On a typical Thanksgiving I would have been in the house with my family, putting the final touches on the meal. We might even have talked about religion and politics as we worked, but not in a bad dinner conversation kind of way. For the better part of a decade, we had all read the same theologians, admired the same pundits, and echoed each other’s opinions on social issues.
On the Thanksgiving two weeks after the 2016 election, however, I stood alone on my deck and wept. Five years earlier, God had begun using a series of major life events to resurrect long-buried aspects of my story. In the process, I had come to see the world very differently than my family did—and come to see certain family members as something like wrong-headed adversaries.
Now, where I saw catastrophe, all they could see was me “overreacting.” I felt alienated and disoriented.
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Categories: Church/Ecclesiology, Culture/Social issues, Spiritual Formation, Uncategorized
This is so beautiful, Judy. I can think of other words to describe it: challenging, a bit surprising, truth-filled. But beautiful sums up this upside-down Way of Jesus. Thanks for showing this Way so clearly and for sharing what you have seen and learned with us.
Judy, I am reading this at such an opportune time. As our church considers a welcome and affirming statement, I am finding it a challenge to continually explain why language that lists specific groups of people that we welcome is indeed a good thing to do, instead of a divisive one. Your post reminds me that God’s church is full of people who don’t agree, but Jesus calls us all to serve. How to do so without assenting to continual uniformity and conformity, mistaking that for unity. That is the challenge for us.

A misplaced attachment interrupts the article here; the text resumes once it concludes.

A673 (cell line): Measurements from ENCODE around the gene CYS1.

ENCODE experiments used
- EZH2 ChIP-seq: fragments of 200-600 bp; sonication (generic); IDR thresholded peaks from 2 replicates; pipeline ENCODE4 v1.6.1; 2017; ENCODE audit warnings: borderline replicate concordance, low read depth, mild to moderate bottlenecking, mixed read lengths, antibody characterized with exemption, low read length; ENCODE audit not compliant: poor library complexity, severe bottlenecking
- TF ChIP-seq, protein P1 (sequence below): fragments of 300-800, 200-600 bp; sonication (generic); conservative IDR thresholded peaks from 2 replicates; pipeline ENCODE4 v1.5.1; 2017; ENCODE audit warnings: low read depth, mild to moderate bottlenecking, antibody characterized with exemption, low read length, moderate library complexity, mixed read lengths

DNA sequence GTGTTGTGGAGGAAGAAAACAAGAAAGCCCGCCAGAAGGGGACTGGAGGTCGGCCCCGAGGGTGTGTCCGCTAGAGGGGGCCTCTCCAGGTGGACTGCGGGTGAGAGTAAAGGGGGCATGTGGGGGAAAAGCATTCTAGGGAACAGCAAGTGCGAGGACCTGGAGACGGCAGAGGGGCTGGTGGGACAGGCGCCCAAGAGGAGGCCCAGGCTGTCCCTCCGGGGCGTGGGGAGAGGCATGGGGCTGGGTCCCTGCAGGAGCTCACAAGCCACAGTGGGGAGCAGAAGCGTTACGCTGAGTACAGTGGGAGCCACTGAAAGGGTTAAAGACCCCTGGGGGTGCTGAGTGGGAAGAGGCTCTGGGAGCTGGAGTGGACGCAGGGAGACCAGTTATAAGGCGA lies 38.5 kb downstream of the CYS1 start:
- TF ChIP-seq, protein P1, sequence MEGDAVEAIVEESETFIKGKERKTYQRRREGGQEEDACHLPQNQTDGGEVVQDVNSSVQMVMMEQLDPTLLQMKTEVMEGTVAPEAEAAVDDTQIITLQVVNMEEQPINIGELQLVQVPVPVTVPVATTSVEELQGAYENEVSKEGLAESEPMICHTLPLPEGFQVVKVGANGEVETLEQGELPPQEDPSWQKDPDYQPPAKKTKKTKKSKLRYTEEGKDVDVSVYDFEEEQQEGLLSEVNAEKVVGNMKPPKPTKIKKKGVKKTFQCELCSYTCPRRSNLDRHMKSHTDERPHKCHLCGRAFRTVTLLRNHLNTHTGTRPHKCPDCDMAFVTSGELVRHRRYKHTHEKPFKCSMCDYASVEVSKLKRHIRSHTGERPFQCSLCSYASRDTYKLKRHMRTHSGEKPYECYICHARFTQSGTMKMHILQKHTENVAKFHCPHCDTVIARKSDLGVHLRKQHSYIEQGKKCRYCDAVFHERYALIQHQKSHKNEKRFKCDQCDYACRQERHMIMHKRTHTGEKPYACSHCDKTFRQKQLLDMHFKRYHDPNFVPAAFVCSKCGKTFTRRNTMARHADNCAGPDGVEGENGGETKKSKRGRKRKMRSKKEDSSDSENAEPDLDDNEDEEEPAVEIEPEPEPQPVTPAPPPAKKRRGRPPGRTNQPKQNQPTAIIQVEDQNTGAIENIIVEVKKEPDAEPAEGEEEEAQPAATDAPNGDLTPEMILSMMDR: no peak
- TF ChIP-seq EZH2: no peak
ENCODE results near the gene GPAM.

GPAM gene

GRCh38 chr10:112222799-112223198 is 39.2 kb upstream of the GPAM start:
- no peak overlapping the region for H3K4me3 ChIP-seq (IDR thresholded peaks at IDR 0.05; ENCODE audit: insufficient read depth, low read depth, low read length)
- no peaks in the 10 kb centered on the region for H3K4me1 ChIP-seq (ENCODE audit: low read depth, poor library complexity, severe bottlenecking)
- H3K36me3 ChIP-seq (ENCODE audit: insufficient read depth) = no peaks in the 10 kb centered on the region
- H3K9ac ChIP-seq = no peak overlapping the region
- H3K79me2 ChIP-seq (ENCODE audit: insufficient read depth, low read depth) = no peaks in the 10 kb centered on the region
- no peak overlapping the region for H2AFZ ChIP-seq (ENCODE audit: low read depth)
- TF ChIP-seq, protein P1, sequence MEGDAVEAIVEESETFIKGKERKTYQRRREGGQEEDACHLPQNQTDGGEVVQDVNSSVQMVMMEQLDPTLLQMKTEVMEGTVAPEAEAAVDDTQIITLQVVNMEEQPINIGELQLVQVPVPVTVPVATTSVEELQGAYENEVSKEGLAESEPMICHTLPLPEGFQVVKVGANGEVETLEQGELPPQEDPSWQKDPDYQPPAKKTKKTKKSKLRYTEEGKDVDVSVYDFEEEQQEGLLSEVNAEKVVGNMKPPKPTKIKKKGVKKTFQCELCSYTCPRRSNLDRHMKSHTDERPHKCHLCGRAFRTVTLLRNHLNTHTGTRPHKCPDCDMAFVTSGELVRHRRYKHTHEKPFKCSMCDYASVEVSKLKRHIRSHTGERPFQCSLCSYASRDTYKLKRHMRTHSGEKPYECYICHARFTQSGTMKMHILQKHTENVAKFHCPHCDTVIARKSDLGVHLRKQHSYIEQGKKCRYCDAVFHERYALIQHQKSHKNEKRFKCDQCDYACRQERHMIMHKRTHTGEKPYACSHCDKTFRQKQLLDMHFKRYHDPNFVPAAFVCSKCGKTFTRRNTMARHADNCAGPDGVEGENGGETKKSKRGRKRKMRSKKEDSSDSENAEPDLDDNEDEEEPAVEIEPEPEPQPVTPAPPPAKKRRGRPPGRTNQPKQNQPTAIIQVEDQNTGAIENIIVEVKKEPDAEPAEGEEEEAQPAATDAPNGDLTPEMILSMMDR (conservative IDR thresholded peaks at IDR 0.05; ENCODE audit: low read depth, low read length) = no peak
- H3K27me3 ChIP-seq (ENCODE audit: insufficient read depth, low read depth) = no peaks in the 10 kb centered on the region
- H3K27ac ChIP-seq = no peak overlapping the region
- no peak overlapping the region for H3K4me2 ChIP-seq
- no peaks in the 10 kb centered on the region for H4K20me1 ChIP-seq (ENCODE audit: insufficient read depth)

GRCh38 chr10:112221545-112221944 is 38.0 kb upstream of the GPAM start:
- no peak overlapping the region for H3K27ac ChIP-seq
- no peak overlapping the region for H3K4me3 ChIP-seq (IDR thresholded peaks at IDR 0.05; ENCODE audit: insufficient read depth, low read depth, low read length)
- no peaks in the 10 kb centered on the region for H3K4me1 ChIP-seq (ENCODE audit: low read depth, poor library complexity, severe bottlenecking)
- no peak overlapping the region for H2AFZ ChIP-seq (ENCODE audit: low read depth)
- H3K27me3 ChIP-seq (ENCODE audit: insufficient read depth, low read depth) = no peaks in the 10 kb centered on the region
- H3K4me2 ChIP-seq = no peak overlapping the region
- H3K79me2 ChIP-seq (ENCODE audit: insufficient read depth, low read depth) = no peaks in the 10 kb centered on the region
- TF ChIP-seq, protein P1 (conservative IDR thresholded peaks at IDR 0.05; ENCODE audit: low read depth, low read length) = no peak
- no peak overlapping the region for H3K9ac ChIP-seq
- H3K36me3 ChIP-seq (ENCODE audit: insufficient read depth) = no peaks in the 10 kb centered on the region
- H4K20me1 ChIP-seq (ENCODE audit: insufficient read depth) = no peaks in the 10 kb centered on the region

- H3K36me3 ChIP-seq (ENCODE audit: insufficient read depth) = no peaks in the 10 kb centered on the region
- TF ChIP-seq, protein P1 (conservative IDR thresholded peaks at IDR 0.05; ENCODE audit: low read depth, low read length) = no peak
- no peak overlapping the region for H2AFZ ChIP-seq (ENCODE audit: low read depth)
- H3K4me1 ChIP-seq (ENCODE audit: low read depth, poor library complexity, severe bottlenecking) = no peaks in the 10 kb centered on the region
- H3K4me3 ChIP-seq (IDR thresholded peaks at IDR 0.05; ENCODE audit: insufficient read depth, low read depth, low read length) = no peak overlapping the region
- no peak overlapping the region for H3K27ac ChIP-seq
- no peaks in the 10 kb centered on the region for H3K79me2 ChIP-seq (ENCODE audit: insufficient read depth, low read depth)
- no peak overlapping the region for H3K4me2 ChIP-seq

Hi, Judy. Thank you so very much for pouring out your energy, time, thought and immense heart into sharing all of this. I am so moved by your personal experiences and deeply challenged by the profound insights and invitation you’ve shared here. This article has helped usher me onto sacred ground. Through it, I clearly hear Jesus’ invitation to love as he loves. I am wrestling with and praying over what that looks like for me. Time and time again, you hold up Jesus’ light in the darkness. Thank you. Thank you.
Thank you, Karyn!